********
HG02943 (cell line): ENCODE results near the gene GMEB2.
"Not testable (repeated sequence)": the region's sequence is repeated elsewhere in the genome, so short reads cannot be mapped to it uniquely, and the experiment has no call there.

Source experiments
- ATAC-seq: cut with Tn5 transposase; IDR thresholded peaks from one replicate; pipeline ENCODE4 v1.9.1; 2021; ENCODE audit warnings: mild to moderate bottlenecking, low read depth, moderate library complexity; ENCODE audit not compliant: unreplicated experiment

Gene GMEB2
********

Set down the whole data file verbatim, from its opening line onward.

HG02943 (cell line): ENCODE results near the gene GMEB2.
"Not testable (repeated sequence)": the region's sequence is repeated elsewhere in the genome, so short reads cannot be mapped to it uniquely, and the experiment has no call there.

Source experiments
- ATAC-seq: cut with Tn5 transposase; IDR thresholded peaks from one replicate; pipeline ENCODE4 v1.9.1; 2021; ENCODE audit warnings: mild to moderate bottlenecking, low read depth, moderate library complexity; ENCODE audit not compliant: unreplicated experiment

Gene GMEB2